btw, this project is the debut for my CArrayManager class, which is CVector:<anything> class - dynamic array manager for arrays with elements of arbitrary size :)

Yes, from the output layer working back, he calculates an error delta array for each layer, then (this confuses me) he adds and averages the error for each layer, and uses this common error metric to modify the input weights of ALL neurons on that layer, then moving back to the previous layer and so on.

I want to know why I would want to affect a neuron with the errors of its neighbours - this seems weird and wrong.

Should I not just propagate each output neuron's error back thru THAT neuron's input weights and so on? This would seem to be more logical to me, but then I'm probably very wrong here.

I want to know why I would want to affect a neuron with the errors of its neighbours - this seems weird and wrong.

Should I not just propagate each output neuron's error back thru THAT neuron's input weights and so on? This would seem to be more logical to me, but then I'm probably very wrong here.

I agree with you that doesn't make sense. It is important to note that if you modify the weights of one layer before working out the deltas of the previous layer then the deltas you later calculate there will be wrong. Not totally wrong probably but still...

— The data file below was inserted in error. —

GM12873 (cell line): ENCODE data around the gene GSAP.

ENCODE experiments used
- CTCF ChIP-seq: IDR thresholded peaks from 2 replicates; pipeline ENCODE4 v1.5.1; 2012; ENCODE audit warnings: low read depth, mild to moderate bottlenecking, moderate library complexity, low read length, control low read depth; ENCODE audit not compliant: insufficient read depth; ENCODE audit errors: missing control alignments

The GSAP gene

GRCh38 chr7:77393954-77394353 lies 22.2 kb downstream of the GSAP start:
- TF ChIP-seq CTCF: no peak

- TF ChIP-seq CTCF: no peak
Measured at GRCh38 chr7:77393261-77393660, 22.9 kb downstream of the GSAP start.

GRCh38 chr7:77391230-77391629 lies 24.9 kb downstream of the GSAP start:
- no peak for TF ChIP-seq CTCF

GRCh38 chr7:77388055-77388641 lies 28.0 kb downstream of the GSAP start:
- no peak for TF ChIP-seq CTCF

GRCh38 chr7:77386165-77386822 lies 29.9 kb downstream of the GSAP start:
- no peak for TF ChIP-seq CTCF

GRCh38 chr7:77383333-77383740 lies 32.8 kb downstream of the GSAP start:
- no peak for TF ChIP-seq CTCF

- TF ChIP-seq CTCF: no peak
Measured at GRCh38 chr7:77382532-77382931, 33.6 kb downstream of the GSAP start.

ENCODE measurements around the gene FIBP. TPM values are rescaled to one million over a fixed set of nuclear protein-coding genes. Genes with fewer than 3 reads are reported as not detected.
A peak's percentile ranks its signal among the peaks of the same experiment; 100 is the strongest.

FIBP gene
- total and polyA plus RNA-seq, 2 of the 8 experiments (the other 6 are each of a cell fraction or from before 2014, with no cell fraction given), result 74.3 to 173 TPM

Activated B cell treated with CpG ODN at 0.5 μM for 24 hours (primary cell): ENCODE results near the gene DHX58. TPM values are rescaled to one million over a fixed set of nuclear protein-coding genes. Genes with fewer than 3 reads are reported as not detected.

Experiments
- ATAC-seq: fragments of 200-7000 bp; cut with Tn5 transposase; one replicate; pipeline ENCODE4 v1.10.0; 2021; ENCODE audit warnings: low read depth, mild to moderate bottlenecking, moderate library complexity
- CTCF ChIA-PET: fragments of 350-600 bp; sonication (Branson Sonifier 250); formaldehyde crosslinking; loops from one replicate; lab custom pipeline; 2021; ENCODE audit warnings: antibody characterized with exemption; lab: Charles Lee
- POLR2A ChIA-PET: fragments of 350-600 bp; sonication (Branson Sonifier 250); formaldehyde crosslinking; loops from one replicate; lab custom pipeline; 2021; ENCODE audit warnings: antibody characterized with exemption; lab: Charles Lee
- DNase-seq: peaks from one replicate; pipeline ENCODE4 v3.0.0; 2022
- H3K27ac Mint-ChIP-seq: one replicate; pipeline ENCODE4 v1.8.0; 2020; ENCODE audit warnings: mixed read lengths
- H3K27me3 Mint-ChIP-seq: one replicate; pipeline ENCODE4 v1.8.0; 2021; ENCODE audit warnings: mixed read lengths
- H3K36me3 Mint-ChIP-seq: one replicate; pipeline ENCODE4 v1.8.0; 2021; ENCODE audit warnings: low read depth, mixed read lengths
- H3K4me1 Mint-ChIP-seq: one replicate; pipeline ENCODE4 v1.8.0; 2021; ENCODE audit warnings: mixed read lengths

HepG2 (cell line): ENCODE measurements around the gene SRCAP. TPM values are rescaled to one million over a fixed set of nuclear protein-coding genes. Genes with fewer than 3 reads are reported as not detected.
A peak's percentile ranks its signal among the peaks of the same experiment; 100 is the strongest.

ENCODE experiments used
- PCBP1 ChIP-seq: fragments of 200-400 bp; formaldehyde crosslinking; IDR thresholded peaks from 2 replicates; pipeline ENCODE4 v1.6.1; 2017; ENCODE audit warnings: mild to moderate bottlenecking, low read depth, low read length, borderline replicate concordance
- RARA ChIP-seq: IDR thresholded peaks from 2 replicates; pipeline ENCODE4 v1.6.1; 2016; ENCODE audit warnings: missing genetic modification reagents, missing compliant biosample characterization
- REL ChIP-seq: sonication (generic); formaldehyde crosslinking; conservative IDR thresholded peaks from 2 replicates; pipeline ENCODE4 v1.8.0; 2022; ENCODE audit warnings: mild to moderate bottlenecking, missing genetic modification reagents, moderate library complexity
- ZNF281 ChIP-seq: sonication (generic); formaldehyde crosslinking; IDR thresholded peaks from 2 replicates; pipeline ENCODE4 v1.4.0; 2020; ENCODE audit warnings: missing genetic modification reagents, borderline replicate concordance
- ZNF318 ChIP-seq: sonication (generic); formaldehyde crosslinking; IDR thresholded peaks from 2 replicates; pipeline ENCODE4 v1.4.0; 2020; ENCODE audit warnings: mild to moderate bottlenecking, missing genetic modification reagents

The thing with these nets is that most learning occurs in the final layer, thats why many different techniques still seem to produce Nets that can learn. But for highly non-liner associations between input and output then the extra layers are needed. As best I can tell the initial random weights scramble the inputs and the hope is that somewhere in the outputs of the hidden layers will be a pattern which can be linked linearly to the desired output. Traning then both makes this link and strenghtens that fluke pattern.

The back propagation algorithim is mathematically worked out and hence you have bits in the formulas like x(1-x) which don't necessarly make intutive sense until you start working out integrals/derivatives of the sigmoid function. When you start playing with the formulas from a programming point of view you can find that everything still seems to work but chances are you'll mess the part of training which strenghtens those non-liner assocations and ultimately I've found that such nets then tend to be very bad at fine tuning their outputs to the desired ones.

Also regards that response variable, Unless there is a very specific need for it i'd drop it. netinput is a weighted sum, dividing that by the response variable is only throwing another weighting into the mix. Unless the training equations take it into account then I could see such a variable slowing down learning. Even if they do take it into account I can't think of a way it be an improvement.

I would be very interested in reading this article you mention.